Antioxidants & Knee Osteoarthritis

Antioxidants, such as vitamin C, may lower the risk of knee osteoarthritis, according to a recent study published in Arthritis Research & Therapy.*

The Australian study measured the cartilage volume, bone area, cartilage defects and bone marrow lesions of 293 healthy adults, taking into account their dietary intake. After ten years, these adults were retested using MRIs.

Higher vitamin C diets were positively linked to the reduced risk of bone marrow lesions and a reduction of the tibial plateau bone area. Vitamin E was also associated with the reduction of tibial plateau bone area after adjusting for vitamin C intake.
Lutein and zeaxanthin intake was associated with the decreased risk of cartilage defects.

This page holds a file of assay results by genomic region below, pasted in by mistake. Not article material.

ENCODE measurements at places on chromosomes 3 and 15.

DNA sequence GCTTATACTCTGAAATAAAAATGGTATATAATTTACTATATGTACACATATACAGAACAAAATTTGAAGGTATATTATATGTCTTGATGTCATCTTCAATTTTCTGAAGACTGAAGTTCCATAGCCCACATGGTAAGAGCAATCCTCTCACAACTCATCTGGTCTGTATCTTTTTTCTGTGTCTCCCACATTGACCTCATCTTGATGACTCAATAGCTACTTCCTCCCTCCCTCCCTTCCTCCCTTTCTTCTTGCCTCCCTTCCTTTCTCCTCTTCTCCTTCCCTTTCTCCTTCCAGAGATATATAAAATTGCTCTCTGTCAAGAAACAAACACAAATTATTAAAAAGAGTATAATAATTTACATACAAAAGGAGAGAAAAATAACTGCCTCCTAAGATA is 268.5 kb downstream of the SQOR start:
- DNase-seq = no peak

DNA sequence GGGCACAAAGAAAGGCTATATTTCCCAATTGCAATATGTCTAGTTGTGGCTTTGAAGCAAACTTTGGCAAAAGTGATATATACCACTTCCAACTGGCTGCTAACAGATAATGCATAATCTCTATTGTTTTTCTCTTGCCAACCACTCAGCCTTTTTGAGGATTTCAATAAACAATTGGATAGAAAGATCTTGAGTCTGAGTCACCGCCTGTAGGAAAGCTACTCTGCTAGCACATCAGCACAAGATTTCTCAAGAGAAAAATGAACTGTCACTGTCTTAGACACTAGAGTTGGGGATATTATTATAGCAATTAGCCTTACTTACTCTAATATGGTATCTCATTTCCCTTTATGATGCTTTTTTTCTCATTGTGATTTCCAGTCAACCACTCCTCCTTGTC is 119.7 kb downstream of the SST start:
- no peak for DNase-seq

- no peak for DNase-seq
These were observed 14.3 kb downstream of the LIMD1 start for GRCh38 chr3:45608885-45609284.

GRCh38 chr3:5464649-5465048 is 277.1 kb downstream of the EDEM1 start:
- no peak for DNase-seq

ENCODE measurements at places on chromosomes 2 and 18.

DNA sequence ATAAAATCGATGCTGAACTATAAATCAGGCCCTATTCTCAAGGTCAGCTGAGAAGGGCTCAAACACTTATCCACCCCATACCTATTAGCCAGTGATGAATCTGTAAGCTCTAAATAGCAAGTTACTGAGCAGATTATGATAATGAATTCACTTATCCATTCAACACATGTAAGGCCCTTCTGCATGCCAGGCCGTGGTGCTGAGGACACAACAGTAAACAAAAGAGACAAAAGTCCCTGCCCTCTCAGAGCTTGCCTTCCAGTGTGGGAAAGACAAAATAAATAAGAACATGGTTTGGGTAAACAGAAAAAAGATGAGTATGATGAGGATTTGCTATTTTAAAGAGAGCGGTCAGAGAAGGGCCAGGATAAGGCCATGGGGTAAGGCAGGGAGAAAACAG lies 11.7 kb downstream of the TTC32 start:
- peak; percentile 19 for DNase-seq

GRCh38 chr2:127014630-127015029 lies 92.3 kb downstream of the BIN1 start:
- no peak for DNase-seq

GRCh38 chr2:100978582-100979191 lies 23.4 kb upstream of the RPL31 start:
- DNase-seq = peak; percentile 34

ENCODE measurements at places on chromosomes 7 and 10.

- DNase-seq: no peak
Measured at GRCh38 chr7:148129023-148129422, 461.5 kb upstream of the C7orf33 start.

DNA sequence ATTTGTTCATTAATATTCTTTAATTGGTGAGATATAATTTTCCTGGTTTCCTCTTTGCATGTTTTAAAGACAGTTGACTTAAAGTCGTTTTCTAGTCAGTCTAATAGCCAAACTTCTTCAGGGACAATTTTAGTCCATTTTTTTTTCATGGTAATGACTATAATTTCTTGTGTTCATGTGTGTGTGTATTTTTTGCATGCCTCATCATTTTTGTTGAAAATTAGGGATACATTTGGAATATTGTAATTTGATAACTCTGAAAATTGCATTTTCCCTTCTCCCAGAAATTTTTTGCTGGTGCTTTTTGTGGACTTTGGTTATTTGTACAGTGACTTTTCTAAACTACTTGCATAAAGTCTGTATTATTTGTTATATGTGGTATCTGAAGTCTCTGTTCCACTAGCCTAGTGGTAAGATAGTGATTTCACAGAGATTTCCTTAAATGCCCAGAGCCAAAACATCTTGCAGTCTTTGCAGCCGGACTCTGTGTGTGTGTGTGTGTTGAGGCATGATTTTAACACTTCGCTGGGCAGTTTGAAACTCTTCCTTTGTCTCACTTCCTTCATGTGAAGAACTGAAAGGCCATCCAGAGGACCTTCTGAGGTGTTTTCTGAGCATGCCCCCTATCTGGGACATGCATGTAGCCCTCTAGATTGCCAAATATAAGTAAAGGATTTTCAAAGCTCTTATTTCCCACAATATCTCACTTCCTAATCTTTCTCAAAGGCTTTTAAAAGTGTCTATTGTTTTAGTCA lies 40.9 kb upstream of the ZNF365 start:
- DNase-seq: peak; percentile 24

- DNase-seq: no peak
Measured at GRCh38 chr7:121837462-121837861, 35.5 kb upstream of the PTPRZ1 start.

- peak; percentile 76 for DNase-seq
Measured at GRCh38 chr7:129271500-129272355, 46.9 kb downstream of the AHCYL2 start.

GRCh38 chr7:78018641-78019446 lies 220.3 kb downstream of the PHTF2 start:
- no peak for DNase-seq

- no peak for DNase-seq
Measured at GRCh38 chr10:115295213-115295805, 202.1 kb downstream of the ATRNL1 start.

The researchers suggest that vitamins C & E, lutein & zeaxanthin may prove effective in lowering the risk of osteoarthritis.

Vitamins C & E, and carotenoids lutein and zeaxanthin can be found in many Viteyes® supplements. Visit www.viteyes.com for more information.

* Wang, Y., Hodge, A.M., Wluka, A.E., English, D.R., Giles, G.G., O’Sullivan, R., Forbes, A., and Cicuttini, F.M. “Effect of antioxidants on knee cartilage and bone in healthy, middle-aged subjects: a cross-sectional study.” Arthritis Research & Therapy. 9:R66, July 2007.

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